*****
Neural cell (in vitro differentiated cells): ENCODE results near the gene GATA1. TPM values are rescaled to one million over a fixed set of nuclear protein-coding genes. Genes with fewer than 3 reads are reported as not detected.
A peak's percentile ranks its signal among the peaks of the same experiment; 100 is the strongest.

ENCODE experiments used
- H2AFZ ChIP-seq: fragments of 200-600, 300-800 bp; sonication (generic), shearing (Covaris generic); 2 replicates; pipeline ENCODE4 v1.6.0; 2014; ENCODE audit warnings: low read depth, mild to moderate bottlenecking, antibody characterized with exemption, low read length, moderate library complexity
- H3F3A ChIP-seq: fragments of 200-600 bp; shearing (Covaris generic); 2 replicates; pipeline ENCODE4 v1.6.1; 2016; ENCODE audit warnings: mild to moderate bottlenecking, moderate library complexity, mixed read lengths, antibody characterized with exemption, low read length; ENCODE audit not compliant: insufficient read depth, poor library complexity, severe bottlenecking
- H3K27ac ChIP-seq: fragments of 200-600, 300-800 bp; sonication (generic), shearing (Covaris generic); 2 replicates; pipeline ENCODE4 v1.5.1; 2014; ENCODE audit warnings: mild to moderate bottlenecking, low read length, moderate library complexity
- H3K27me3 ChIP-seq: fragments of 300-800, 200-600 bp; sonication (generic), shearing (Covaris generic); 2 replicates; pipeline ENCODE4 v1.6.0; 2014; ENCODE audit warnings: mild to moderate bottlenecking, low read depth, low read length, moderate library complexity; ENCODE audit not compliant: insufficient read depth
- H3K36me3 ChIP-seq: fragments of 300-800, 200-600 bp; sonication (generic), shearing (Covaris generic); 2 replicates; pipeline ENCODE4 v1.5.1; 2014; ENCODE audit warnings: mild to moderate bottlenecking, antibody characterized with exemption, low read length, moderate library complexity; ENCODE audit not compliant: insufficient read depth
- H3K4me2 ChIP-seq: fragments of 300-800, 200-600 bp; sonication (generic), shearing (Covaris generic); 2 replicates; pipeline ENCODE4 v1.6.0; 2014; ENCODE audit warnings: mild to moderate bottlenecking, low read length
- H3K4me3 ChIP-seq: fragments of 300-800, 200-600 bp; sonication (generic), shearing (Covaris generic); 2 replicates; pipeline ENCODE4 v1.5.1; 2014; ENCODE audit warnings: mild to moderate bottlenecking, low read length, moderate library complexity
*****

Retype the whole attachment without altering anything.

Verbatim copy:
Neural cell (in vitro differentiated cells): ENCODE results near the gene GATA1. TPM values are rescaled to one million over a fixed set of nuclear protein-coding genes. Genes with fewer than 3 reads are reported as not detected.
A peak's percentile ranks its signal among the peaks of the same experiment; 100 is the strongest.

ENCODE experiments used
- H2AFZ ChIP-seq: fragments of 200-600, 300-800 bp; sonication (generic), shearing (Covaris generic); 2 replicates; pipeline ENCODE4 v1.6.0; 2014; ENCODE audit warnings: low read depth, mild to moderate bottlenecking, antibody characterized with exemption, low read length, moderate library complexity
- H3F3A ChIP-seq: fragments of 200-600 bp; shearing (Covaris generic); 2 replicates; pipeline ENCODE4 v1.6.1; 2016; ENCODE audit warnings: mild to moderate bottlenecking, moderate library complexity, mixed read lengths, antibody characterized with exemption, low read length; ENCODE audit not compliant: insufficient read depth, poor library complexity, severe bottlenecking
- H3K27ac ChIP-seq: fragments of 200-600, 300-800 bp; sonication (generic), shearing (Covaris generic); 2 replicates; pipeline ENCODE4 v1.5.1; 2014; ENCODE audit warnings: mild to moderate bottlenecking, low read length, moderate library complexity
- H3K27me3 ChIP-seq: fragments of 300-800, 200-600 bp; sonication (generic), shearing (Covaris generic); 2 replicates; pipeline ENCODE4 v1.6.0; 2014; ENCODE audit warnings: mild to moderate bottlenecking, low read depth, low read length, moderate library complexity; ENCODE audit not compliant: insufficient read depth
- H3K36me3 ChIP-seq: fragments of 300-800, 200-600 bp; sonication (generic), shearing (Covaris generic); 2 replicates; pipeline ENCODE4 v1.5.1; 2014; ENCODE audit warnings: mild to moderate bottlenecking, antibody characterized with exemption, low read length, moderate library complexity; ENCODE audit not compliant: insufficient read depth
- H3K4me2 ChIP-seq: fragments of 300-800, 200-600 bp; sonication (generic), shearing (Covaris generic); 2 replicates; pipeline ENCODE4 v1.6.0; 2014; ENCODE audit warnings: mild to moderate bottlenecking, low read length
- H3K4me3 ChIP-seq: fragments of 300-800, 200-600 bp; sonication (generic), shearing (Covaris generic); 2 replicates; pipeline ENCODE4 v1.5.1; 2014; ENCODE audit warnings: mild to moderate bottlenecking, low read length, moderate library complexity